It is true that the Film Program - once a revenue earner - has continuously lost money since 1989, losing over $42,000 in fiscal year 1996-97 alone. But that's not the only measure of its contribution. And while the university says it threw up its hands in the face of an ever-widening money hole, not all UT students believe that the program's illness was due to natural causes. Some wonder if the University has lost focus on its purpose as an intellectual and cultural institution. Why else would a valued cultural program lose funding, while the highest paid staff member - now former Coach John Mackovic - is a man who spent the semester stumbling through a losing season?

"It's a little surreal and depressing to stand here with all of this construction going on, and money floating around this university, and then see that this one little comparatively tiny cultural aspect is being singled out as expendable," observed Austin-based filmmaker Richard Linklater, of Slacker fame, at a rally held to protest the film program's closure.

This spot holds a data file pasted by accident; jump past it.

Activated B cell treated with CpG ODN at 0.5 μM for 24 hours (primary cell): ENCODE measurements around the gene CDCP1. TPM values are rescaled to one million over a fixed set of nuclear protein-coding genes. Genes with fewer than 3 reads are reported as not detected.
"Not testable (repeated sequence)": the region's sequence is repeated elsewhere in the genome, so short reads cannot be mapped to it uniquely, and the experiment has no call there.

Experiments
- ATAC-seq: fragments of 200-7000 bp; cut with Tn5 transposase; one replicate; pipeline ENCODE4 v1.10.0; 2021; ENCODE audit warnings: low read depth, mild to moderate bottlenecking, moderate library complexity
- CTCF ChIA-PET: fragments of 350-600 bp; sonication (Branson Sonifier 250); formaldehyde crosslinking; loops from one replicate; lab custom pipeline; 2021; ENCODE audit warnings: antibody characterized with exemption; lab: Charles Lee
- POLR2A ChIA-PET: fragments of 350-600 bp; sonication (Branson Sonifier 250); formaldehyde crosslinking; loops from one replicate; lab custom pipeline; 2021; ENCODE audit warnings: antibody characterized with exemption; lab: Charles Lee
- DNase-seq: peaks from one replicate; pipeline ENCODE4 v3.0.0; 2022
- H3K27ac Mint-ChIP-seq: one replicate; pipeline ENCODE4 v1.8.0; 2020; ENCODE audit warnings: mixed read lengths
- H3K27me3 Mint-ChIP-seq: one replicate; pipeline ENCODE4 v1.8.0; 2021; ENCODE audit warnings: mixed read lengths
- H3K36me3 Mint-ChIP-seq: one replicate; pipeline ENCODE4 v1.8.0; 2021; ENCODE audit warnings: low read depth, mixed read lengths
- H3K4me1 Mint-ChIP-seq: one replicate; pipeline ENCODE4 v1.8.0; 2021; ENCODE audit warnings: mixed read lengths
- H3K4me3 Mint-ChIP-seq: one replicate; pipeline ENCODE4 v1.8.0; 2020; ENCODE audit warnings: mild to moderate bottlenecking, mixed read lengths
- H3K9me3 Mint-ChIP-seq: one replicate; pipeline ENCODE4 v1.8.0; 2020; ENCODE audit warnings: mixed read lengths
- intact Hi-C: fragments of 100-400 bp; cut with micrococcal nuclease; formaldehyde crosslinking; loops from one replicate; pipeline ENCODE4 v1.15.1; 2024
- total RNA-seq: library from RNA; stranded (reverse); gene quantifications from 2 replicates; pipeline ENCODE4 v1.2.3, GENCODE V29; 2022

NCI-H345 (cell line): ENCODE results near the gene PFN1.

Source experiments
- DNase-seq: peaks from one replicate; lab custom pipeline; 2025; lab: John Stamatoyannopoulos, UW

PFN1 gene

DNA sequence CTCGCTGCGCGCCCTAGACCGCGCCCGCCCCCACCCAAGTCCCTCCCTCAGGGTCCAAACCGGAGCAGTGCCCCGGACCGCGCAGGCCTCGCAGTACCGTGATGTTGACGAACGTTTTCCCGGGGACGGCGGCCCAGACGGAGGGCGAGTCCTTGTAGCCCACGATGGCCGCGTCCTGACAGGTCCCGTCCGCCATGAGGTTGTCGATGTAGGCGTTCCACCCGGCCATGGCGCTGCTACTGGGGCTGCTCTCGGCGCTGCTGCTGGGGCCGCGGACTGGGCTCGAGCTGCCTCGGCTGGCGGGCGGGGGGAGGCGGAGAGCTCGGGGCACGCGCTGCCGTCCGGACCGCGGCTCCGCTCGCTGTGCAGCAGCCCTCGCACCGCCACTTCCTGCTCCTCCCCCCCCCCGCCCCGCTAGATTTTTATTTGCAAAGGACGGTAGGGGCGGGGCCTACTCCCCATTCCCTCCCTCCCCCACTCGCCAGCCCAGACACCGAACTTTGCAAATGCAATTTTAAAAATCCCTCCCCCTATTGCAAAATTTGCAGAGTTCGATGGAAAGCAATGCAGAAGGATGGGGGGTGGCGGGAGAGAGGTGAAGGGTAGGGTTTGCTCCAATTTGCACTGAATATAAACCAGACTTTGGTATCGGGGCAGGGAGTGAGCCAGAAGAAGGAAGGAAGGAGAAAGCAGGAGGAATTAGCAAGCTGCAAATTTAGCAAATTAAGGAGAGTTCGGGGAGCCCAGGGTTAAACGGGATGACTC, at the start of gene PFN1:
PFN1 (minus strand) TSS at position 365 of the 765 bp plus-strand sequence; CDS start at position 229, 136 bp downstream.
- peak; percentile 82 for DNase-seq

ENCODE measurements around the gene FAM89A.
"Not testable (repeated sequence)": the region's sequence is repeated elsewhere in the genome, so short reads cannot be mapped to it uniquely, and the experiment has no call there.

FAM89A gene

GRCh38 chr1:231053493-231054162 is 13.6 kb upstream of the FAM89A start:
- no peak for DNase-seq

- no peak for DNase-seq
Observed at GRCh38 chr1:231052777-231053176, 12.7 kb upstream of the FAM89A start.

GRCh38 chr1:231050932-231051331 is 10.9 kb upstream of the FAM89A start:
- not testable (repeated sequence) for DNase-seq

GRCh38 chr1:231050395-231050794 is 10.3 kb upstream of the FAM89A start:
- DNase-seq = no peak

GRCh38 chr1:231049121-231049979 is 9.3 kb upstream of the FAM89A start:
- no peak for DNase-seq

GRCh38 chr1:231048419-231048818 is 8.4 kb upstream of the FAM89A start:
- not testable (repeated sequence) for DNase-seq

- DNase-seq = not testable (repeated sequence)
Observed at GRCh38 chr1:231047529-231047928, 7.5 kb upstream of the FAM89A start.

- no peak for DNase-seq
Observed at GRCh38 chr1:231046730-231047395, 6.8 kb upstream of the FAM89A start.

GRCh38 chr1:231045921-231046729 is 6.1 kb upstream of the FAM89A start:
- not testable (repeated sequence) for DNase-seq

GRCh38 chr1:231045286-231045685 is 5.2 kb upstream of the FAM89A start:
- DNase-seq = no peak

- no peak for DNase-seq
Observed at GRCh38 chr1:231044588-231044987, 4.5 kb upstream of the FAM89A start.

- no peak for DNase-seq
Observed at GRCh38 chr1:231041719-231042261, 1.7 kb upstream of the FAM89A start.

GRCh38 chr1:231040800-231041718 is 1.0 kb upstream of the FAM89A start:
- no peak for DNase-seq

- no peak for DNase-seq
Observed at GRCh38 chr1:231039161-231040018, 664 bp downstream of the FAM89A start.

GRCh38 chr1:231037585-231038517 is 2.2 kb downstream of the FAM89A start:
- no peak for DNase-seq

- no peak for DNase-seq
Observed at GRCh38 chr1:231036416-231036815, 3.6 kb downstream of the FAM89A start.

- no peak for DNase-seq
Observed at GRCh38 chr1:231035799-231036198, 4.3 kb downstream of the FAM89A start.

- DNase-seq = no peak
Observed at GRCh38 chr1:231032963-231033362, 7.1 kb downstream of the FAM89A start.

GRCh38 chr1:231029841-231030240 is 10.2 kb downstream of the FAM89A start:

The University Film Society, formed days after the announcement of the closure of the program, submitted a "Proposal to Retain and Explore Redevelopment of the Texas Union Film Program" to Dr. James Vick, vice-president of student affairs. The two main objectives of the 20-page report were to keep the program open and funded through the end of the 1998 fiscal year, as originally budgeted, and to form a planning committee with the University to initiate a redevelopment plan that would find alternative ways to keep the program budgeted and running in 1999 and beyond.

"We have put hundreds of hours into this," said Juliet Dervin, a first-year MFA student and member of UFS. "We are hoping for at the minimum a dialogue, at the maximum an acceptance of our demands." What the UFS got was a series of meetings with administrators, including Vick, that resulted in no pledges from the University to take into consideration any of their proposals or to keep the program funded until 1998.